AN evaluation of both the physical and emotional status of all patients is basic to the practice of modern medicine. The advent of automatic data processing has made the scoring and programmed interpretation of self-administered pencil and paper psychological testing a readily available and low-cost addition to medical diagnostic procedures.
Perhaps the most widely employed and extensively studied test of this type is the Minnesota Multiphasic Personality Inventory (MMPI).1 The 13 standard scales of the MMPI are briefly described and explained in Table 1.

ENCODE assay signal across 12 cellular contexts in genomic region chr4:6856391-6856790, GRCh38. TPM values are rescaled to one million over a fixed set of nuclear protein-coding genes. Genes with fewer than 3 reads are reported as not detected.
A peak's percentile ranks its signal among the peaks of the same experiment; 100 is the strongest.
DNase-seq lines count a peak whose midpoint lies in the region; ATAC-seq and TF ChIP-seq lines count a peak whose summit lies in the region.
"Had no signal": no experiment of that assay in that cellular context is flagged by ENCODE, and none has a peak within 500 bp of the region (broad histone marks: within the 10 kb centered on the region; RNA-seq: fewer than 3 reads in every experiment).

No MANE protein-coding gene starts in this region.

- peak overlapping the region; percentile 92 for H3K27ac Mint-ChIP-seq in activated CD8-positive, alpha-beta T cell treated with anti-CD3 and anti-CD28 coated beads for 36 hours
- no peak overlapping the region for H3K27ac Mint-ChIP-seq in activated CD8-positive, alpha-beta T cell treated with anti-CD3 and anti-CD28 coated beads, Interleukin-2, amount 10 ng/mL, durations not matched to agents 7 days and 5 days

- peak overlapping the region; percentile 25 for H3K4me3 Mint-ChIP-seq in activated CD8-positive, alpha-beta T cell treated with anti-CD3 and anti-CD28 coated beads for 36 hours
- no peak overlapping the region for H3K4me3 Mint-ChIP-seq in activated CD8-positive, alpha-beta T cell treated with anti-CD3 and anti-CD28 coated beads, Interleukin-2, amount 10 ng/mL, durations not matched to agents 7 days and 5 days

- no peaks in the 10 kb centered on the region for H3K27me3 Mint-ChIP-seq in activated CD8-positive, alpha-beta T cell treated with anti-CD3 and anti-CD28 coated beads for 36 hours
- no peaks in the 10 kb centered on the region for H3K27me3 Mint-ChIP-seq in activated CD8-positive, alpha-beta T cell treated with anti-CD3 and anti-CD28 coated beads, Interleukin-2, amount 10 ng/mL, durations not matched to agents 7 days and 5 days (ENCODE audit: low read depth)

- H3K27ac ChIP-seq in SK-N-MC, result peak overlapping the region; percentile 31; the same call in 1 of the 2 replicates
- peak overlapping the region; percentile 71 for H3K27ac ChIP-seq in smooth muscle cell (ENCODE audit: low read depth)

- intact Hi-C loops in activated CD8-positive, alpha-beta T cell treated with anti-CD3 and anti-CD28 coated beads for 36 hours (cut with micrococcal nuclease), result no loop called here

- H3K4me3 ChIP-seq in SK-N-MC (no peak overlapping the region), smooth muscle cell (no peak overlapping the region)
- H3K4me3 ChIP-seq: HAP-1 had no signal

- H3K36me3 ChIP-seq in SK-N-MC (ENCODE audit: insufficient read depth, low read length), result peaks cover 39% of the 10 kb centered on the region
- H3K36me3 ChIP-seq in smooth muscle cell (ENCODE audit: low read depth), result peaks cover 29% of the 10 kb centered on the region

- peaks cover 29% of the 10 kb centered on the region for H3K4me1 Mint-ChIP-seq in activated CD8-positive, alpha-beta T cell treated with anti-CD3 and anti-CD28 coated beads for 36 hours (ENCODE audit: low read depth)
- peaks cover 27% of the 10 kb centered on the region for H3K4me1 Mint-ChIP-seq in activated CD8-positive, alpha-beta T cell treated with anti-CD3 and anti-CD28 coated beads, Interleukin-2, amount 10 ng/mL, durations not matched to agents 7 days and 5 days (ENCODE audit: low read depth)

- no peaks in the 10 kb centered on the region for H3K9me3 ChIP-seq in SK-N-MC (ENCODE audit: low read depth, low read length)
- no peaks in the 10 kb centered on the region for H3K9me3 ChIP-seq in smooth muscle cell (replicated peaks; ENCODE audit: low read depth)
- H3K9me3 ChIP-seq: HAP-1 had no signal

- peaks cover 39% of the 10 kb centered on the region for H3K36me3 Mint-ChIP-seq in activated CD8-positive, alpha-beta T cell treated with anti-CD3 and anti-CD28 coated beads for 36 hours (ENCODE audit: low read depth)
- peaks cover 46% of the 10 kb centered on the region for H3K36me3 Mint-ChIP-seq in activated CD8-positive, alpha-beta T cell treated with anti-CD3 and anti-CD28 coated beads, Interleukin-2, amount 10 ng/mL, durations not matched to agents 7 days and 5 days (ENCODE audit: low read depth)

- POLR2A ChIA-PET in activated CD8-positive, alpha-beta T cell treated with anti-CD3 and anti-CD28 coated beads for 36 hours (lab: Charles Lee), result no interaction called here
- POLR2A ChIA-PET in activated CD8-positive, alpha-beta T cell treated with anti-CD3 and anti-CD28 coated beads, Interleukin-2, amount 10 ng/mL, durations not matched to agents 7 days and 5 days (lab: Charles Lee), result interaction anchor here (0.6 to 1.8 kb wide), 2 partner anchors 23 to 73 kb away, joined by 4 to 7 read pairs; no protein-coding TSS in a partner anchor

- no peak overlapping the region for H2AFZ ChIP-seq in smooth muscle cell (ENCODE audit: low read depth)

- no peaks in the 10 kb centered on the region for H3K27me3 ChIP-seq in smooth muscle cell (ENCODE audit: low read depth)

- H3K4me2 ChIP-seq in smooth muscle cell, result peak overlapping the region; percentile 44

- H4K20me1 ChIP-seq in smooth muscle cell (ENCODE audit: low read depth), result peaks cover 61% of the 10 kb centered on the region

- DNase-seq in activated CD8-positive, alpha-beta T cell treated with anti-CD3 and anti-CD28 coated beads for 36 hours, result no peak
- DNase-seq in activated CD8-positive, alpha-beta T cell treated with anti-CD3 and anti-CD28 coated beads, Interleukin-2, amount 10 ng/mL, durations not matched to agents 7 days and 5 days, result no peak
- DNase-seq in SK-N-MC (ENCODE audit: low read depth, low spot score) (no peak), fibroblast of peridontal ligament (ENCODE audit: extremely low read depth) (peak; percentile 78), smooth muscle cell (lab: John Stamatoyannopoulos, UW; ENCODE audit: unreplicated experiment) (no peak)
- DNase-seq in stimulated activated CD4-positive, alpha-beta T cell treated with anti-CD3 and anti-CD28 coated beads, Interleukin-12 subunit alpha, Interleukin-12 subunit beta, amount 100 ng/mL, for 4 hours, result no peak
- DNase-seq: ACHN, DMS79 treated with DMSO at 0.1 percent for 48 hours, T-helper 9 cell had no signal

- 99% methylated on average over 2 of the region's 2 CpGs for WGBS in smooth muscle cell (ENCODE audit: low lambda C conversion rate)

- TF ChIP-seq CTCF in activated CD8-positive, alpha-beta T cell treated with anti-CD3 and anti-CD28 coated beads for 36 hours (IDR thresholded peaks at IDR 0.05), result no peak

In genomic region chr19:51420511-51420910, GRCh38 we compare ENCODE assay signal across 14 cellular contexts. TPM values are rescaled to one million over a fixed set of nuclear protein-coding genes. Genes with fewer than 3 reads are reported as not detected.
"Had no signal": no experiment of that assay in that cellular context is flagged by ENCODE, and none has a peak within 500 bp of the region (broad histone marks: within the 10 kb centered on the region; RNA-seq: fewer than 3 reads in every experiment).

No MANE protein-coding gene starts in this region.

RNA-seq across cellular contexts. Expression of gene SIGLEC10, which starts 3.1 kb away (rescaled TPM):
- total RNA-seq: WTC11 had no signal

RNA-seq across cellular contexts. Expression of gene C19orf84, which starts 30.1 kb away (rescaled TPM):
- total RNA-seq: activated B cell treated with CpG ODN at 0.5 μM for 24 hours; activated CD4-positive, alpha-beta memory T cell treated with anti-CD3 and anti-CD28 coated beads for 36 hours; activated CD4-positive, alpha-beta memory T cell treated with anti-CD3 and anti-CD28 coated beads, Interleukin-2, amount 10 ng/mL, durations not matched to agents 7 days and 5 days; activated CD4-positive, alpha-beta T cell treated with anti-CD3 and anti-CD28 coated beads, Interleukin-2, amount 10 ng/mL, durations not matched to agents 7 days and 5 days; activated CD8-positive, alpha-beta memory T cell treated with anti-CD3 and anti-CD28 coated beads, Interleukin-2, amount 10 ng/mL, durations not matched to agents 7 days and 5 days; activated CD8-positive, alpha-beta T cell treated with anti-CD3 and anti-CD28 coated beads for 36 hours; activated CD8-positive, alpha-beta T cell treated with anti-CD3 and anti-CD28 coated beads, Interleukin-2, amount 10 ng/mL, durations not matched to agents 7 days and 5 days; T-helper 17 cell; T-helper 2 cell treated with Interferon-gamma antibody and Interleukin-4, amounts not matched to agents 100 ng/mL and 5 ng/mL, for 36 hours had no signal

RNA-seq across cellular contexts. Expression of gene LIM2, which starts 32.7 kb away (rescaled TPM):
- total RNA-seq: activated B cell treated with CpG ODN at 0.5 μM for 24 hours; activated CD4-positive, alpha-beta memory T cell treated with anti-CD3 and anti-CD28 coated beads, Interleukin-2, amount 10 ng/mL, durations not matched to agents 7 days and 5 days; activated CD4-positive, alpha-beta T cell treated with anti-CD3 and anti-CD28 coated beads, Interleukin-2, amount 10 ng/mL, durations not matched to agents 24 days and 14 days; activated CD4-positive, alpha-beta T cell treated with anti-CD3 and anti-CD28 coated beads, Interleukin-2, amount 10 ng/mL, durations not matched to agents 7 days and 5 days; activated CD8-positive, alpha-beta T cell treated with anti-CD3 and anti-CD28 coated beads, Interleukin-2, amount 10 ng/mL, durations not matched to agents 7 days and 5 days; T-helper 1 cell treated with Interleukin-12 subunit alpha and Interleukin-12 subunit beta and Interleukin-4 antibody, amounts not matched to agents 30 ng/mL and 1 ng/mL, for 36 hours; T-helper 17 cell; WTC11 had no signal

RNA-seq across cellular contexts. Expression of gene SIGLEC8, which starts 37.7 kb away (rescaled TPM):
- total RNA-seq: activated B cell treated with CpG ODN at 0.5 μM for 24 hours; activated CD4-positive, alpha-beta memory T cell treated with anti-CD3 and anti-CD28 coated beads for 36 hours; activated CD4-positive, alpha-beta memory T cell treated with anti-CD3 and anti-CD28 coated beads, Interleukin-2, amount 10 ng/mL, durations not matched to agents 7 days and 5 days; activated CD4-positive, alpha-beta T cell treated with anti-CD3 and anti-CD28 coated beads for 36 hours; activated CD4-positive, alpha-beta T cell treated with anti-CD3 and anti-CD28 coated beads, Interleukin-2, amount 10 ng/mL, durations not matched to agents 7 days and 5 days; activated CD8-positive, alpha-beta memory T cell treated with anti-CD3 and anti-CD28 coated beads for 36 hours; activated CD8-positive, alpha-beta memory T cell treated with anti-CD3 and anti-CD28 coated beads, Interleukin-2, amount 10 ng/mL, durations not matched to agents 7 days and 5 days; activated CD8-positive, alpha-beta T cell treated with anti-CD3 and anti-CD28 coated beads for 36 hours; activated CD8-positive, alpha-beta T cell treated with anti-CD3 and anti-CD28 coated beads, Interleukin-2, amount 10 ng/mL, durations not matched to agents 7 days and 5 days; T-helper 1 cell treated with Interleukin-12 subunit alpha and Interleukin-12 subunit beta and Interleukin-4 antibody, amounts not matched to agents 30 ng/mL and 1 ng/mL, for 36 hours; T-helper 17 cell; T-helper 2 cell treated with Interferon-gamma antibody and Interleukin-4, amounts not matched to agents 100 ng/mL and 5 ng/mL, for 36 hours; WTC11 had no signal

In 1962 Rome et al,2 at the Mayo Clinic, reported the development of a computerbased program for automated interpretation of the MMPI. In a 1964 paper Pearson et al,3 from the Mayo Clinic, presented a statement library for computer diagnosis of MMPI scale scores. Programmed statements were based not only on individually elevated scales but also on